The Vietnamese traditional New Year (Tet) festival actually begins on the 23rd of the last month of the lunar year, which falls on January 17 this year, with the “Ong Cong - Ong Tao” (Land Genie and Kitchen Gods) ritual.
As the gods make their journey on the back of fish, traditions dictate the release of live carps into lakes or rivers, which is considered a kindhearted deed to pray for good luck.
On this day, every family is busystaging a ceremony to send off the Land Genie andthe Kitchen Gods of the household on their yearlyvisit of Heaven.
The Kitchen Gods, the guardian spiritof the kitchen, are believed to comprise two male gods and one female, whobless the household and keep up the kitchen fire, making every member of thefamily happy and well-off.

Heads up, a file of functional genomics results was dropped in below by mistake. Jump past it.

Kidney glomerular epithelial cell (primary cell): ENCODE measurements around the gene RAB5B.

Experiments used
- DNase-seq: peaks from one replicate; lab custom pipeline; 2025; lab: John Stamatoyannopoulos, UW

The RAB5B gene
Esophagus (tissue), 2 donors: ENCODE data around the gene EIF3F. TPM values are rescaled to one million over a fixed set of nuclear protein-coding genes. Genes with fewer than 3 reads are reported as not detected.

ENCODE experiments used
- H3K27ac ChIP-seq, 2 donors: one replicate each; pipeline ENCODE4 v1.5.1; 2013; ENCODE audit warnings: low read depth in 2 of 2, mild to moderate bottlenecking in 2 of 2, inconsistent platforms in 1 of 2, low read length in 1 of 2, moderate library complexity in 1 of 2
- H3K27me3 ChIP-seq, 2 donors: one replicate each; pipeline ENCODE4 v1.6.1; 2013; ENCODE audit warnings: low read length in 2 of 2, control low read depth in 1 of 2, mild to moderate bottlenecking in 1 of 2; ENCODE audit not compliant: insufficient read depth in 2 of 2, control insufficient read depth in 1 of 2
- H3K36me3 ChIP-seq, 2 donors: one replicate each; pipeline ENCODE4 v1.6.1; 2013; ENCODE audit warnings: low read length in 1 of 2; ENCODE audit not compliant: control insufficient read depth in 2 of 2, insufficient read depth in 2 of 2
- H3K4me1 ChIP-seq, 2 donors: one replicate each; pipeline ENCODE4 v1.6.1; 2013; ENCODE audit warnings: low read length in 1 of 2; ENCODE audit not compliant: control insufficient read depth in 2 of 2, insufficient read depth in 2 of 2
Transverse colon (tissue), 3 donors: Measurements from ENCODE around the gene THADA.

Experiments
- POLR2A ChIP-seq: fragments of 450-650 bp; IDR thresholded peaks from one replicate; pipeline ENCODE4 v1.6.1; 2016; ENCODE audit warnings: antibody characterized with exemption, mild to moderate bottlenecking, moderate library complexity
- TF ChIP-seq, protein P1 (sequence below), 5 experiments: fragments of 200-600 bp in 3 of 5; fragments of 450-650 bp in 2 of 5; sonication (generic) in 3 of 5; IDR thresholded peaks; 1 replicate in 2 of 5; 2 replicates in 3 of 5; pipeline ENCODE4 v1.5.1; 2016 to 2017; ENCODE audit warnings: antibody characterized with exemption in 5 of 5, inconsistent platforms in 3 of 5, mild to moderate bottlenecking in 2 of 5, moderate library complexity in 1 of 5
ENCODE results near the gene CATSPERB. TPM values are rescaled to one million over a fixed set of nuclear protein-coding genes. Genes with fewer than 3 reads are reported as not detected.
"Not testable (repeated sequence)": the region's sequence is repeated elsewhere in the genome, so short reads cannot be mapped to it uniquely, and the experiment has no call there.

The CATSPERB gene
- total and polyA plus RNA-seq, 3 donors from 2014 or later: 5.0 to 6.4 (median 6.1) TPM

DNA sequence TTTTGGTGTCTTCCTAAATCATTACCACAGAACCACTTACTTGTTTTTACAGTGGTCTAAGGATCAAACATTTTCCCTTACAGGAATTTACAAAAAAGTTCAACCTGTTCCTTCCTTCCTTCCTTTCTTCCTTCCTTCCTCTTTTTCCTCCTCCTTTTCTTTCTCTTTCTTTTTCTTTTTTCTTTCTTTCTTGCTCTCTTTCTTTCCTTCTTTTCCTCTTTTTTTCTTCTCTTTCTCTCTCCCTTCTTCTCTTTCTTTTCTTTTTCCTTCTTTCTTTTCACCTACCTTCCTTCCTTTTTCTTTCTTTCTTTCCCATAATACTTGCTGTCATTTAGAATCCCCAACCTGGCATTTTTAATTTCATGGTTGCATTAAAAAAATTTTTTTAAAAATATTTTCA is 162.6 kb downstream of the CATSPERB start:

As the legend goes, the Land Genie and theKitchen Gods will ride carps to Heaven on the day to deliver an annual reporton the household’s activities to the God of Heaven.
As the gods make their journey on the back of fish, traditions dictate the release of live carps into lakes or rivers, which is considered akindhearted deed to pray for good luck.
On the day, people also burn paper clothing,including hats, robes and boots, intended for use by the genies on the tripbeyond.
After the Kitchen Gods go to Heaven, familiesbegin tidying and decorating their houses to usher in the New Year as theybelieve that a clean house represents a fresh start.
On New Year's Eve, the genies will return to earth and resume their caretaking duties in the kitchenof the house.
Although residents in each region across thecountry pay their homage to Ong Cong and Ong Tao in slightly different ways,the gods remain important figures in the rich texture of Vietnamese New Year.
The fire in the kitchen is the symbol of notonly warm family union, but also a bumper harvest and agricultural developmentof Vietnamese people. The custom of worshipping the Kitchen Gods reflectsVietnamese’s respect of family happiness.-VNA